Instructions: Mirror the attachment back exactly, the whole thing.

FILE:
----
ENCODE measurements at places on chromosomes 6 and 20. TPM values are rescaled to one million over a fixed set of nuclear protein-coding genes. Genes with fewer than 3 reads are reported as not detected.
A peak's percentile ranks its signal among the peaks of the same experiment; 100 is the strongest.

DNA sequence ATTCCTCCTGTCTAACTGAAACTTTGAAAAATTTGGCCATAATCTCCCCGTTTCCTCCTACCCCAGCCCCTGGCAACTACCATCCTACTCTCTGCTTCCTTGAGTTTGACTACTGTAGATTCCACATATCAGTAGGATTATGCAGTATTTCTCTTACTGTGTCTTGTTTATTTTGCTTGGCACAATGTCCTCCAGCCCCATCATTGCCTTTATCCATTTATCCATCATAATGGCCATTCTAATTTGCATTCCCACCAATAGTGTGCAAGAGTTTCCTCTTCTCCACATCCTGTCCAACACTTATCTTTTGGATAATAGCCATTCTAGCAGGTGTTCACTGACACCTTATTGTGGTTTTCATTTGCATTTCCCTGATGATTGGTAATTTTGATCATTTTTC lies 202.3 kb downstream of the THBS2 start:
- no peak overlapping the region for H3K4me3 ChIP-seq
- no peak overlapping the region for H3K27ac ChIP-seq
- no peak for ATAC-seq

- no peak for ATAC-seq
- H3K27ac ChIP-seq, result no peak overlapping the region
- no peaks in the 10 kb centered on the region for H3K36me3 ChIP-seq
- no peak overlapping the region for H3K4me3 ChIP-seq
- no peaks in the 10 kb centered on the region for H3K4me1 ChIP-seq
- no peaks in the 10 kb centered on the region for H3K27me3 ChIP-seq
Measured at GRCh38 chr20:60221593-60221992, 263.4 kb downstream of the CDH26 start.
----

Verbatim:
ENCODE measurements at places on chromosomes 6 and 20. TPM values are rescaled to one million over a fixed set of nuclear protein-coding genes. Genes with fewer than 3 reads are reported as not detected.
A peak's percentile ranks its signal among the peaks of the same experiment; 100 is the strongest.

DNA sequence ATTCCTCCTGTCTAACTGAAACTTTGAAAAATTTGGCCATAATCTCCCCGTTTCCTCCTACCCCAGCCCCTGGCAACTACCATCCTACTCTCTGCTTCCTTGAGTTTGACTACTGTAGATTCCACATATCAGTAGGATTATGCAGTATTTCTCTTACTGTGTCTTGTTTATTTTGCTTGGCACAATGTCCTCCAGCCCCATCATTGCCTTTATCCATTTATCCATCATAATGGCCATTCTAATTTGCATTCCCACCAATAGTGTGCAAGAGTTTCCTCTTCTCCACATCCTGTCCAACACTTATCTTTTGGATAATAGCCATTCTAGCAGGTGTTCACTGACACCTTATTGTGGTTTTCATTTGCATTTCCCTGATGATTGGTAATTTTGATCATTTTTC lies 202.3 kb downstream of the THBS2 start:
- no peak overlapping the region for H3K4me3 ChIP-seq
- no peak overlapping the region for H3K27ac ChIP-seq
- no peak for ATAC-seq

- no peak for ATAC-seq
- H3K27ac ChIP-seq, result no peak overlapping the region
- no peaks in the 10 kb centered on the region for H3K36me3 ChIP-seq
- no peak overlapping the region for H3K4me3 ChIP-seq
- no peaks in the 10 kb centered on the region for H3K4me1 ChIP-seq
- no peaks in the 10 kb centered on the region for H3K27me3 ChIP-seq
Measured at GRCh38 chr20:60221593-60221992, 263.4 kb downstream of the CDH26 start.